Google released its 2022 Chromecast with Google TV HD this morning and I picked one up to see how it stacks up against all the popular Google TV, Android TV, and Fire TV streaming sticks and boxes from Amazon, Walmart, Nvidia, Tivo, MECOOL, and more. First and foremost, here are Geekbench CPU and GFXBench GPU benchmark scores to see how much raw performance power the new Chromecast HD has compared to its big brother, the Chromecast 4K, and all the other streaming devices I could get my hands on.
In addition to the new Google Chromecast HD, it’s worth mentioning that I’ve also added scores for the Onn 2K Streaming Stick and the MECOOL KD3 4K Streaming Stick since the last time I posted a benchmark roundup. Remaining in the comparison lineup are every Fire TV Stick, Fire TV Cube, and Fire TV Box ever released, as well as the Nvidia Shield TV, Shield TV Pro, Onn 4K box, Tivo Stream 4K, and others.
As always, each new device that was benchmarked was running the latest software available as of today with nothing installed except the default apps and the benchmark apps. Each benchmark was run 3 times and the 2 top scores were averaged for the final score shown in the charts below. As a quick reminder, benchmark scores are a poor way of judging a device’s real-world performance because they push the device to its limits, which hardly ever happens in everyday use. That said, benchmarks like these do provide an even playing field to directly compare the raw power of one device to another, so, in that sense, they provide a decent idea of how well devices will perform relative to each other in normal use.
The first benchmark is Geekbench, which does a good job of determining the overall single-core and multi-core performance of a device by primarily taxing the device’s CPU, but it also tests the RAM and storage. The new Chromecast HD scored 667 in the single-core test and 1,797 in the multi-core test. That puts it at roughly 75% of the performance of the Chromecast 4K, which isn’t a great place to be considering a lot of people already complain about the Chromecast 4K being a bit sluggish. Relative to its equally priced competition from Amazon, the Fire TV Stick Lite, the Firestick is about 18% more powerful than the Chromecast HD. Coincidentally, that’s just about how much more powerful the Chromecast HD is compared to Walmart’s Onn 2K Streaming Stick, but, remember, Walmart’s 1080p stick costs about half the price of the new Chromecast HD.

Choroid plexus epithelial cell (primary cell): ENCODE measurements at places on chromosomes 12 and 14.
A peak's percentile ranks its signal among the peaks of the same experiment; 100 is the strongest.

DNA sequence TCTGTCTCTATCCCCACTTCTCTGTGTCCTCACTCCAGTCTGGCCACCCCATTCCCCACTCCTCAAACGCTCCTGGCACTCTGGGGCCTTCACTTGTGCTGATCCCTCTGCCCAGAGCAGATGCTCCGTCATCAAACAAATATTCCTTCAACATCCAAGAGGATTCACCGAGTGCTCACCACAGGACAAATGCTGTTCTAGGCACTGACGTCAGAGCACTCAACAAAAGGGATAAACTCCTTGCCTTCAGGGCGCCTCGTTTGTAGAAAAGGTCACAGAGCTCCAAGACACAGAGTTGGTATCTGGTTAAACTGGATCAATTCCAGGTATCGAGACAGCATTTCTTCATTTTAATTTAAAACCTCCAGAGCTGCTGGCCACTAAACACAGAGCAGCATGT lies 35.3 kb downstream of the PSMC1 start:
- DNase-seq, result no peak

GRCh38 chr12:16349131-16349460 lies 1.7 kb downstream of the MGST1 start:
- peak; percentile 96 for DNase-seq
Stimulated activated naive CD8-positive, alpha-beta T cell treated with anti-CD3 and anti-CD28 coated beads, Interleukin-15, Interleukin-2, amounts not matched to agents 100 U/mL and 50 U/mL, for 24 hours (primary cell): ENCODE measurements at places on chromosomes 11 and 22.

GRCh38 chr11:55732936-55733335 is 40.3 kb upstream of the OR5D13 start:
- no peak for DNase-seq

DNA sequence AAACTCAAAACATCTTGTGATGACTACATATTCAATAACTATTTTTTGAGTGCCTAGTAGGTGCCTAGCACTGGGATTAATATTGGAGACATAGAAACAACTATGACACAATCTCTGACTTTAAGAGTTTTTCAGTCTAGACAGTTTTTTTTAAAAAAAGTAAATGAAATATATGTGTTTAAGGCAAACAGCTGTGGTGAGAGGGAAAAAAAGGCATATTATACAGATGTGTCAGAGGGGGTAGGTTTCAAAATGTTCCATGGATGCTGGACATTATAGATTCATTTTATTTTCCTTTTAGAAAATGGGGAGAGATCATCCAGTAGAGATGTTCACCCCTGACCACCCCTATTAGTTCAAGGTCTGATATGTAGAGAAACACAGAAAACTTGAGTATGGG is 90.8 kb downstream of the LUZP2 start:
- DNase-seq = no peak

Next up is the GFXBench T-Rex benchmark which is a graphical test that primarily tests each device’s GPU. This is most important if you plan to play games running locally on the device, but the GPU does also gets used in everyday streaming use to render the device’s user interface. With a GPU score of 706, things aren’t much better here for the Chromecast HD as it falls right around the same place in this GPU benchmark as it did with the CPU benchmark above. Apart from the Nvidia Shield TVs, which are in a league of their own, and the latest Fire TV Cube, which holds its own pretty well, none of these streaming devices are particularly good gaming devices. The Chromecast HD’s graphic capabilities are about 85% as powerful as its big brother, the Chromecast 4K. Nearly every modern Fire TV model, and some older ones, outperform the Chromecast HD in this test. The equally priced Fire TV Stick Lite is about 14% graphically more powerful than the Chromecast HD, while the half-priced Onn 2K Streaming Stick is about 81% as powerful as the Chromecast HD.
It’s impressive that Google managed to price the Chromecast HD at just $29.99 considering it comes with a remote that has TV power and volume controls, which the Fire TV Stick Lite does not include on its remote. For that you have to step up to the $39.99 Fire TV Stick. While the Chromecast HD has an impressively aggressive price, it seems the SoC performance is one of the places Google skimped on to get the price so low.